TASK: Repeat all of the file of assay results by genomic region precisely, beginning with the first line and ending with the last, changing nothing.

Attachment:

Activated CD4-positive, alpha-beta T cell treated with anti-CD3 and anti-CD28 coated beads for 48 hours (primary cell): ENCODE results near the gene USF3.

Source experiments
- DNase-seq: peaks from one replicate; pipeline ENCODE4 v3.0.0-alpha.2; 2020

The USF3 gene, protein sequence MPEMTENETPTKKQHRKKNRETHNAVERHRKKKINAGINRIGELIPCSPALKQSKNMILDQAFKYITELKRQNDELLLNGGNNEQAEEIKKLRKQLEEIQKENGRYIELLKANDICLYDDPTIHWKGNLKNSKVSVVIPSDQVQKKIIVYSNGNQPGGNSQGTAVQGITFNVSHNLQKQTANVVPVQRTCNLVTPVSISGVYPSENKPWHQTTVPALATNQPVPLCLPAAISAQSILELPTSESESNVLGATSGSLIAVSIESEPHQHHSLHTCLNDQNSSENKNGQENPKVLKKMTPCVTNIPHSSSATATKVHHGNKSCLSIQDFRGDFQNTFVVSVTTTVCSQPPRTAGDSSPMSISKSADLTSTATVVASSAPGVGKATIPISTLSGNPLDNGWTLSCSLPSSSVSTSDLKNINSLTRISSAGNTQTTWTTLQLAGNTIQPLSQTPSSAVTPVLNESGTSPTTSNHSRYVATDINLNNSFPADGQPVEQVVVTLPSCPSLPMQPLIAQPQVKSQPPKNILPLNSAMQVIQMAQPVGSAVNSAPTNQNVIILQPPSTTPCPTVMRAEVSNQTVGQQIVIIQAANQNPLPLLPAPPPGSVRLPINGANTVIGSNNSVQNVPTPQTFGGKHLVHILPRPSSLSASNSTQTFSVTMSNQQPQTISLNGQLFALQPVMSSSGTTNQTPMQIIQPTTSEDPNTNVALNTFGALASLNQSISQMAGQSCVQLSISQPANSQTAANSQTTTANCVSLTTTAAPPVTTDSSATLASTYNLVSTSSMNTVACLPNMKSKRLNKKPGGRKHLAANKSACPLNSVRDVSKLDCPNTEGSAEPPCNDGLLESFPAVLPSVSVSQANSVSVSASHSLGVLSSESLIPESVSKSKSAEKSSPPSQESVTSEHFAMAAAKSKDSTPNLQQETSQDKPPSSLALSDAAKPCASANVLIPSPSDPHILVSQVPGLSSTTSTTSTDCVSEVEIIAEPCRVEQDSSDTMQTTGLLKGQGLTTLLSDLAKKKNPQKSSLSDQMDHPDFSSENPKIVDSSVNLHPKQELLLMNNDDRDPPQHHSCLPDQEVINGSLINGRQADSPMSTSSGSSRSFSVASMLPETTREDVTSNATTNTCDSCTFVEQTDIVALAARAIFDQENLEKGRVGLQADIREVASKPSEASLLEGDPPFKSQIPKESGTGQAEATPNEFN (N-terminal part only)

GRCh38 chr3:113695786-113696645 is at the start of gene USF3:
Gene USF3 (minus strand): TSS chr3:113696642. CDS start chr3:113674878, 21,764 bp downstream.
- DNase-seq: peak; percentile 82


Activated CD4-positive, alpha-beta T cell treated with anti-CD3 and anti-CD28 coated beads for 48 hours (primary cell): ENCODE results near the gene USF3.

Source experiments
- DNase-seq: peaks from one replicate; pipeline ENCODE4 v3.0.0-alpha.2; 2020

The USF3 gene, protein sequence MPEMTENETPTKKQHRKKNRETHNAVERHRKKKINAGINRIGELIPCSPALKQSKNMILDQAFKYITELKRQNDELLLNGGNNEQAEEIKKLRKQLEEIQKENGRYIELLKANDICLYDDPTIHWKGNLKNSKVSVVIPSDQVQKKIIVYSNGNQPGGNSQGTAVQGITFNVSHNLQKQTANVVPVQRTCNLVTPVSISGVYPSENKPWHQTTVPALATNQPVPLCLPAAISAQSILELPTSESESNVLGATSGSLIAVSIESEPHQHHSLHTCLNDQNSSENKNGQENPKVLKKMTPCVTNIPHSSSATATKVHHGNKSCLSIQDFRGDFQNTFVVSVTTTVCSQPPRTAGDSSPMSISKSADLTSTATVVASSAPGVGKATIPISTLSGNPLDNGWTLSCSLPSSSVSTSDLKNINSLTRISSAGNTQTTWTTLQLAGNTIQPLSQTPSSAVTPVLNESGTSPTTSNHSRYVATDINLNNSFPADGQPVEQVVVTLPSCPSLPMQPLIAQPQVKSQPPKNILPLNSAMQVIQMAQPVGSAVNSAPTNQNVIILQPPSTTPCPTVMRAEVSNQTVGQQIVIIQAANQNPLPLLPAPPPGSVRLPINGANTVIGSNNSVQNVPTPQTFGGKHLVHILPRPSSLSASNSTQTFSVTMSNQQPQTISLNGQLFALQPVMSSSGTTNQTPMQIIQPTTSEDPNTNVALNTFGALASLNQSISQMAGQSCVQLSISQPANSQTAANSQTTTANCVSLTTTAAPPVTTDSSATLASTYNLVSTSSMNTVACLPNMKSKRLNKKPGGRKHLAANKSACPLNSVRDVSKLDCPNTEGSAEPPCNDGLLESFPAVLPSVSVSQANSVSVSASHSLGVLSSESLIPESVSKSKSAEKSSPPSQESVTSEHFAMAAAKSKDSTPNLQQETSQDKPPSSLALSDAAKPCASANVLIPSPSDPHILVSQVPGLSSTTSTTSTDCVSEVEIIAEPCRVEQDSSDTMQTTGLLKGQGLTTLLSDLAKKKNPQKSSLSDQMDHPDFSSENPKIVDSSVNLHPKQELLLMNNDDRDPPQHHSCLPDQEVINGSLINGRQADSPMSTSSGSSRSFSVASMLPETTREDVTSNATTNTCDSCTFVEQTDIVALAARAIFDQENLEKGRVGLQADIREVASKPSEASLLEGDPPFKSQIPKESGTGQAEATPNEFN (N-terminal part only)

GRCh38 chr3:113695786-113696645 is at the start of gene USF3:
Gene USF3 (minus strand): TSS chr3:113696642. CDS start chr3:113674878, 21,764 bp downstream.
- DNase-seq: peak; percentile 82